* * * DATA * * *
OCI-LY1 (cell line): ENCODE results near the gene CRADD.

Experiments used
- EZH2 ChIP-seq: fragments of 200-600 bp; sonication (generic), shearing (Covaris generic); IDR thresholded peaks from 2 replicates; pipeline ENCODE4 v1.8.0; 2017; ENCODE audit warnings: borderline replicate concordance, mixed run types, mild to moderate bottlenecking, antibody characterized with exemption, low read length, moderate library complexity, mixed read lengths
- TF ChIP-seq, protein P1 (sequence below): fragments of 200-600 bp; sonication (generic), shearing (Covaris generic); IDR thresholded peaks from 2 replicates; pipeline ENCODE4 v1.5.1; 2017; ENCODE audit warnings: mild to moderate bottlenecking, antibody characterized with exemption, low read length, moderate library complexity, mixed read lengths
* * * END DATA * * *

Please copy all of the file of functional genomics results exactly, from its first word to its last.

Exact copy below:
OCI-LY1 (cell line): ENCODE results near the gene CRADD.

Experiments used
- EZH2 ChIP-seq: fragments of 200-600 bp; sonication (generic), shearing (Covaris generic); IDR thresholded peaks from 2 replicates; pipeline ENCODE4 v1.8.0; 2017; ENCODE audit warnings: borderline replicate concordance, mixed run types, mild to moderate bottlenecking, antibody characterized with exemption, low read length, moderate library complexity, mixed read lengths
- TF ChIP-seq, protein P1 (sequence below): fragments of 200-600 bp; sonication (generic), shearing (Covaris generic); IDR thresholded peaks from 2 replicates; pipeline ENCODE4 v1.5.1; 2017; ENCODE audit warnings: mild to moderate bottlenecking, antibody characterized with exemption, low read length, moderate library complexity, mixed read lengths